[sdiy] Dealing with velocity sensitivity / scaling on envelopes

paula at synth.net paula at synth.net
Fri Sep 1 13:53:52 CEST 2017

For me personally,

  VCA wise I'd put two in series, one for velocity/aftertouch and one for 
the ADSR.
  VCF wise, sorry I really don't like adjusting the size of the ADSR with 
velocity/aftertouch, but I do think routing velocity to speed is a great 

  RTZ ADSRs have their place, typically bass sounds (also great of you 
can sync the oscillators to gate start), As Tony says it should be an 
option rather than fixed.


On 2017-09-01 09:29, Oakley Sound wrote:
> For polysynths with multiple voices changing the level of the VCA ADSR
> works well enough. But on monosynths you do end up with this horrible
> jump in volume when moving from a high velocity note to a low velocity
> note. Generally I avoid using such a patch on monosynth sounds unless
> the release time is very short.
> However, what is more effective is control over the VCF ADSR's
> modulation level only via velocity. You do still get an abrupt change
> in CV output but it sounds better. This mimics natural sounds well too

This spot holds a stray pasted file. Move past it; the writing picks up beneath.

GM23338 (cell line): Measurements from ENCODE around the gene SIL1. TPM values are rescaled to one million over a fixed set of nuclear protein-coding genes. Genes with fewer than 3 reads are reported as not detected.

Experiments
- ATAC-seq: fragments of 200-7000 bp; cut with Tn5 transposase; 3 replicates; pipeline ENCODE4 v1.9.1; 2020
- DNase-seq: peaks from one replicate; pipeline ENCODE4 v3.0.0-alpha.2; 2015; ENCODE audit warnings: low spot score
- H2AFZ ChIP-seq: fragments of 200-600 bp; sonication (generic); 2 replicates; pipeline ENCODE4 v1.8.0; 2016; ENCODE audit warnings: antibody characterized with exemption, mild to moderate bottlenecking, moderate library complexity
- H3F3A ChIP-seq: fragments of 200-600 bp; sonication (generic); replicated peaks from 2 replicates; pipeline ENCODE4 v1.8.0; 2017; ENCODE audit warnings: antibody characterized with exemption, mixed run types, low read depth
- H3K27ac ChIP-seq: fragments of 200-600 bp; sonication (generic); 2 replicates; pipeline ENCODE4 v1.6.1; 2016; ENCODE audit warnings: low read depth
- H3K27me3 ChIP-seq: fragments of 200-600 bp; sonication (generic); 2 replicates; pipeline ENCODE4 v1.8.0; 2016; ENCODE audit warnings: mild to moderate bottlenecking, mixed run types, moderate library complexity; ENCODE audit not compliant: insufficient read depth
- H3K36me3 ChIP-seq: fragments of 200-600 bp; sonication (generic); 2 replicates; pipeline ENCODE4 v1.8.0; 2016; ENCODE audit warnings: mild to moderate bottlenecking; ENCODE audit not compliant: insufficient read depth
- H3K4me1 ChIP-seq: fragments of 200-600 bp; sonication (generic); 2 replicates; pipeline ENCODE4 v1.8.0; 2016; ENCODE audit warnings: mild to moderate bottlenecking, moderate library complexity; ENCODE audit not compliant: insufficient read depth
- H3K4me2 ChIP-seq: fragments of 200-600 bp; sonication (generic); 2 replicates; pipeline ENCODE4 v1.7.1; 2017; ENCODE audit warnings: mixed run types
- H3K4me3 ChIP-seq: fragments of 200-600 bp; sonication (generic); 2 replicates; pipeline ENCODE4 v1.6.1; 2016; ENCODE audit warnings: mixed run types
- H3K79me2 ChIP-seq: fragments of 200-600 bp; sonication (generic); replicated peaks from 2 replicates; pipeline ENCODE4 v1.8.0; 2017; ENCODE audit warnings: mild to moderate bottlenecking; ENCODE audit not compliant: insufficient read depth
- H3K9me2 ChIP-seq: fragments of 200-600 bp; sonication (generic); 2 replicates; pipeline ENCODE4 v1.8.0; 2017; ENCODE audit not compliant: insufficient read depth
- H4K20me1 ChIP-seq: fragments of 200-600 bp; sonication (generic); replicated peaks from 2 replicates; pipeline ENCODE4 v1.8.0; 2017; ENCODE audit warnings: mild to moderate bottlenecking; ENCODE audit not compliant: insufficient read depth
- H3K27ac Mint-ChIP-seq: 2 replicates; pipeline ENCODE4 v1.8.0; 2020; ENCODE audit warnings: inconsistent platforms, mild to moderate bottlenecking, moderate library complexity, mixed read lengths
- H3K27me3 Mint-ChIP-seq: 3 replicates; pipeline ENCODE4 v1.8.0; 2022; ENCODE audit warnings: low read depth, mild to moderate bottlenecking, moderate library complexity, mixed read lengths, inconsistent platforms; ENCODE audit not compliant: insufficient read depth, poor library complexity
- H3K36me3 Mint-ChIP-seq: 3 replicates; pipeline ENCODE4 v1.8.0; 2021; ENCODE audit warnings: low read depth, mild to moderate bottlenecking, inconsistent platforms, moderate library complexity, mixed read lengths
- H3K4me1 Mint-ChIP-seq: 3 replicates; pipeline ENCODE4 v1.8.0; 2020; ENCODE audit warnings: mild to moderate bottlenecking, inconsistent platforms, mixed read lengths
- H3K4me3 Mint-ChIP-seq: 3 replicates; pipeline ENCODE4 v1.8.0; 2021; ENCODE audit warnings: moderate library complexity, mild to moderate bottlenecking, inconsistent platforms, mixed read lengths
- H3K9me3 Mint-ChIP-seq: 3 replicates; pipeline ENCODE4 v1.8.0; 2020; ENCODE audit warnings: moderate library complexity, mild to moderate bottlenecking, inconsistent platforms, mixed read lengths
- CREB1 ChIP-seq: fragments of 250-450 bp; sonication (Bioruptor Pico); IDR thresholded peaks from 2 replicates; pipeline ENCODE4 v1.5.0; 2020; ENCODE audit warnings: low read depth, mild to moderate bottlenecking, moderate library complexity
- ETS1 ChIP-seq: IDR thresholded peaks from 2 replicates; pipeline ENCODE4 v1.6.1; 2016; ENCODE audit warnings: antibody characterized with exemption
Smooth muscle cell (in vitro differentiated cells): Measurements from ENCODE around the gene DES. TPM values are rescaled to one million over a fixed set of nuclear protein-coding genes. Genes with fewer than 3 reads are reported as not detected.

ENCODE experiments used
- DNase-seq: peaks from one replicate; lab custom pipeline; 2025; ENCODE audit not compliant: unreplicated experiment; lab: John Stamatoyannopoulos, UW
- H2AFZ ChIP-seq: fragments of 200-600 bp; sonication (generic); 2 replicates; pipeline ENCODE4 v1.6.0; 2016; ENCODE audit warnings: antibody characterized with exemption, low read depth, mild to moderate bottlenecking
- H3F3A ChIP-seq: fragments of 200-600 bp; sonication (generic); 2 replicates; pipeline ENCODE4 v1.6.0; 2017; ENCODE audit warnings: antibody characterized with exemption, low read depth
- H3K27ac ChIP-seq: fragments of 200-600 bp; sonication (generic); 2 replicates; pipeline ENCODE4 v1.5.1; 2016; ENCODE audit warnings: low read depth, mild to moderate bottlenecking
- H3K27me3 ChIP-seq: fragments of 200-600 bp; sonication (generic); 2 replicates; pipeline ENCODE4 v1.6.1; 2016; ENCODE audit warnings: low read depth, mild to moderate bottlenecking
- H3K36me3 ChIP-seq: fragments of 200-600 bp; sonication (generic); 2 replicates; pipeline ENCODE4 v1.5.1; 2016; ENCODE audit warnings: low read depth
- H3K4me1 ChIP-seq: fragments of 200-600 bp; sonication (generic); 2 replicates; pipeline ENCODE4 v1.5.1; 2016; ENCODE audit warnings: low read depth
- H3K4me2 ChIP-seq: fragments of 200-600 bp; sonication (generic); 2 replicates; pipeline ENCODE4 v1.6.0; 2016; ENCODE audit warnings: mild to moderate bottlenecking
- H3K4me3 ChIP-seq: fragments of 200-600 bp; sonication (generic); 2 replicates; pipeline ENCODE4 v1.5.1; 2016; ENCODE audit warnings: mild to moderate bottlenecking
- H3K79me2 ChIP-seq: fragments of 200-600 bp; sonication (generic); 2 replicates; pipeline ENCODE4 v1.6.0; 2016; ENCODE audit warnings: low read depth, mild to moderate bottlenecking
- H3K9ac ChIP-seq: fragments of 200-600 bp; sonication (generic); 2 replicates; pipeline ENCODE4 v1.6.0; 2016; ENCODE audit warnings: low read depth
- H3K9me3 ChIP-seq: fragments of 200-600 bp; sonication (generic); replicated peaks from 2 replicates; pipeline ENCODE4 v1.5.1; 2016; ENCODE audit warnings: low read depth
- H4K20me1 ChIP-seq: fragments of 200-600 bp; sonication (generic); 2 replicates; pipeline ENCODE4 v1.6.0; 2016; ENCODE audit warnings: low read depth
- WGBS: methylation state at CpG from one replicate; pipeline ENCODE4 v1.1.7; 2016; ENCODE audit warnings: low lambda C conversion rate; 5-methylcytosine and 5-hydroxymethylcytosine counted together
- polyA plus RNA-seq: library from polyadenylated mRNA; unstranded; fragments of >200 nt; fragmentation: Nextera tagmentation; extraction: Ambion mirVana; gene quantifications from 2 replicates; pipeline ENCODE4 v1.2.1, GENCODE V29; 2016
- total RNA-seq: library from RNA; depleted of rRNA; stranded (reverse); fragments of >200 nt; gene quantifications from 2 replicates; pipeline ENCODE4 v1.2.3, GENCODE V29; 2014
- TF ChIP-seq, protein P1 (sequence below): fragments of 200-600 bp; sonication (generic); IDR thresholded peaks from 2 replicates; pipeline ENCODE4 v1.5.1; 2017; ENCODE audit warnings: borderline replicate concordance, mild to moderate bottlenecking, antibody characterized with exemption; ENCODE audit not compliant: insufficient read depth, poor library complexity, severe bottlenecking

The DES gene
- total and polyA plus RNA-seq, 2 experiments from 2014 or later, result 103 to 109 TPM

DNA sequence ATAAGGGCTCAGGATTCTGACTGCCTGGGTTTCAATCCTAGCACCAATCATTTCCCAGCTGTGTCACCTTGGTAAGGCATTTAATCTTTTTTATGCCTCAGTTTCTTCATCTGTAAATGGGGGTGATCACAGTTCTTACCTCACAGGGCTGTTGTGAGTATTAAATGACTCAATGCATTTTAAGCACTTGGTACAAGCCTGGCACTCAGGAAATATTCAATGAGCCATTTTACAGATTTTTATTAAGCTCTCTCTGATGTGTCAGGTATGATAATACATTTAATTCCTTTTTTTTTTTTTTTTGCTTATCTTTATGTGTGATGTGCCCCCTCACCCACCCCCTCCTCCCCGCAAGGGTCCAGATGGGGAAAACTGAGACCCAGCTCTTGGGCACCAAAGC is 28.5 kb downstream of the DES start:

> since louder sounds are typically brighter too.
> So a velocity controlled EG is a good option since on some patches it
> will work very well but it should be able to be turned off at the very
> least.
> Return to zero envelopes (RTZ), ie. ones that always start from zero
> on a note on, inevitably sound bad. Korgs & Spectrasonics among others
> are offenders here - they have RTZ envelopes whether you want them or
> not. An RTZ EG is a nice option but it shouldn't be a default setting.
> Primitive samplers can have the same RTZ problem when trying to play
> monophonically too as the sample is always played from the start at
> note on.
> It should be noted that RTZ envelopes are used in some classic string
> machines, eg. Solina, RS-505. But they really they do sound pants
> compared to proper polyphony.
> Tony
> www.oakleysound.com
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